March 30, 2012: Vegetarian Rueben Sandwich

March 29, 2012

My dad had this great quality that would have made him ideal to just about 99/100th of the male population: with eight kids on his hands and a time-consuming occupation, he still made the time to take me to all those sporting events that he enjoyed watching. Trouble is…I hate to watch sports. Love to play them, hate, absolutely hate to watch them. To me, it’s like fingernails on chalkboard.

I did love my father’s company, and even then, I was honored that he wanted to spend time with me, but every sporting event we went to, I found to be a struggle with extreme boredom. Dad was pretty perceptive, so he eventually figured out that I was going through the motions, and stopped asking. And then he did a clever thing: he searched for another commonality, which was food, and we could continue quality time with him introducing foods that he liked, to me. It wasn’t until I was older that I realized what eclectic tastes dad actually had. I never was completely sold on the pig feet and raw oysters, but those aside, he was pretty informed and experienced when it came to food. One place he used to take me was this German restaurant that served the best sandwiches in the world! I was still a meat eater then, so I was able to try their whole menu. One of my last memories of hanging out with my dad was having this sandwich and a beer together at that restaurant.

A Reuben Sandwich is the king of all sandwiches. Bar none. “Beef on a wick” (rare roast beef on a kummelwick roll  [a Kaiser roll topped with salt and caraway seeds] with horseradish sauce…another sandwich dad introduced me to) is a close second, but Reubens are the best. Trouble is, I haven’t eaten meat in a long time, so I wanted to make a veggie version that came close.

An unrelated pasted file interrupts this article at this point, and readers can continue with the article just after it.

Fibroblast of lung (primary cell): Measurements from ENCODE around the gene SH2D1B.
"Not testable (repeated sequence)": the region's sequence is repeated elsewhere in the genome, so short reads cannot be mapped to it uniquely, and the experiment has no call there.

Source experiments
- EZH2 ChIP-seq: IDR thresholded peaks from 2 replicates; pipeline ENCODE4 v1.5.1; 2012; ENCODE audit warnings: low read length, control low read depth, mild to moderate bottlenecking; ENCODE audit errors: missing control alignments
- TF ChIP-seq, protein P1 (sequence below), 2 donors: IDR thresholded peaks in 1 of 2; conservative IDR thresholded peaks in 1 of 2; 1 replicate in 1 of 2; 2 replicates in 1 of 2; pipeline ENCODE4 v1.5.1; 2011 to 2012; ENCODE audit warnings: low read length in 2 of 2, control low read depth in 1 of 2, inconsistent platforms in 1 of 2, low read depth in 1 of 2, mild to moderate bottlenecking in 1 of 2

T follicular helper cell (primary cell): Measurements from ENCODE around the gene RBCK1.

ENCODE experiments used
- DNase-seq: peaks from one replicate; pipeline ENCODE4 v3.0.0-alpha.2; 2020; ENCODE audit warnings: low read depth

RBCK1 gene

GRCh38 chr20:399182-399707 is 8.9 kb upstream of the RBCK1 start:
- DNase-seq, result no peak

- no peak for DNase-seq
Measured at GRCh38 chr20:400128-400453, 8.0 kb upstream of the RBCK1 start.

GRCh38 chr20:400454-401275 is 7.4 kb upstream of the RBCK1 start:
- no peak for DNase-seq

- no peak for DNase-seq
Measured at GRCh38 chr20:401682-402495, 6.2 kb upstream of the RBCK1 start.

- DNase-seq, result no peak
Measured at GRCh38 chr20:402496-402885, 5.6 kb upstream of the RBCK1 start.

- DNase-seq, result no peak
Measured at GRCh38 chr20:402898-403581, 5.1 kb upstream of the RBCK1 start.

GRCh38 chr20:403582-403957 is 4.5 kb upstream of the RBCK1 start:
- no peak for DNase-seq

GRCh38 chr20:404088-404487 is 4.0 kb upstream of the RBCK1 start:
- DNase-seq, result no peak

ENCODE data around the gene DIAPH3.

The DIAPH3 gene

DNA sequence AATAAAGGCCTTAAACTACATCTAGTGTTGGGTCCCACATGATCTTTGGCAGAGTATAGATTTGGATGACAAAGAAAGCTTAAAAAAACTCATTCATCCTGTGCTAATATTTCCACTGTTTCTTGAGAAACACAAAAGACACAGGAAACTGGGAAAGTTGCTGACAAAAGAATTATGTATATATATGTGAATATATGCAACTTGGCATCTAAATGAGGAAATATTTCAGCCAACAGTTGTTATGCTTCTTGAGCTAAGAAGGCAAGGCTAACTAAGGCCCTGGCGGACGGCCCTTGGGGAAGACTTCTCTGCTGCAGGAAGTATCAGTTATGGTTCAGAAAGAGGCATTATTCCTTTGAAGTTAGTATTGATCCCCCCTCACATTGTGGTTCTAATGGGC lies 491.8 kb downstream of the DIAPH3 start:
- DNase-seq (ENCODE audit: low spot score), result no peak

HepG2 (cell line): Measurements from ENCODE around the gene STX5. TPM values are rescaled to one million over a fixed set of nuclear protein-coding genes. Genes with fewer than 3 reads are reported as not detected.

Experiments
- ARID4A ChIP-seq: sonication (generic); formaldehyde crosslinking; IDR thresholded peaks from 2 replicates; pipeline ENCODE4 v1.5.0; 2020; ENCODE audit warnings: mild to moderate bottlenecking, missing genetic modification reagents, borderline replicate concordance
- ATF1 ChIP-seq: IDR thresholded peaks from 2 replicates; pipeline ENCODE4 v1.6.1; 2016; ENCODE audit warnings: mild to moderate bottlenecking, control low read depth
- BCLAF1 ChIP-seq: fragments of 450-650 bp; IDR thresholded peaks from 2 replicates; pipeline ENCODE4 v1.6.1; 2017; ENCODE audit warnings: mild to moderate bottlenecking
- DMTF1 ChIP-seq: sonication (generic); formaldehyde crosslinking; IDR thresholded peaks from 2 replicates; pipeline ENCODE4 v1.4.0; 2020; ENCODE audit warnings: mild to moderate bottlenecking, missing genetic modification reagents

So, a couple of variations you may apply to my Reuben recipe:

  • If you want a classic Reuben, substitute corned beef for my veggie faux-meat sausage.
  • I had pumpernickel bread, but marbled rye works well too and is probably more traditional.
  • For a time-saving option, use a store-bought Russian Dressing.
  • For a more healthy version, simply toast bread in a toaster and skip the pan toasting with butter.

My non-meat substitute is Lightlife “Smart Sausage.” Traditionalists will cringe that this is an “Italian-style Sausage” but you need a spicier meat substitute to match the flavor of corned beef. Slice one “sausage” into quarters and fry in a thin layer of corn oil over medium heat, turning often. Remove to a paper towel. In the same oil, fry about 1/2C. sauerkraut. [For extra flavor, I cure my sauerkraut with a few juniper berries a few days ahead of time. Don’t include the berries in the sandwich.] Remove sauerkraut and fry 1/2C. shredded red cabbage. You may have to add a little bit more oil here. Resist the urge to combine and fry the sauerkraut and cabbage together. The red cabbage will turn the sauerkraut a pink color.

Russian Dressing:

  • 1C. Mayonnaise                       •1/4C. Chili Sauce
  • 2 Tblsp. Relish                         •1 Tblsp. Dijon Mustard
  • 1/2 Tsp. Hot Pepper Sauce   •1/4 Tsp. Worcester Sauce
  • Few grains salt                        •1 Tsp. Mirin
  • 1/4 Tsp. Each Ground Pepper, Chili Powder, and Paprika

Assemble Reuben: Cut pumpernickel bread to about 1/2″. On one slice of bread layer two pieces of Swiss cheese, then sausage, then sauerkraut, cabbage and top with Russian Dressing. Top with other slice of bread and butter lightly. Place this side in pan over medium heat. Lightly butter top slice of bread. Turn over when bottom in browned. Cut at a diagonal and serve with a large dill pickle, maybe some cole slaw and a good beer.

Thanks for everything, Dad…most especially for your understanding and wisdom. Your influences have made a big difference in my life (and go far beyond a simple sandwich recipe.) I’d like to think you would’ve loved my version of our favorite sandwich.


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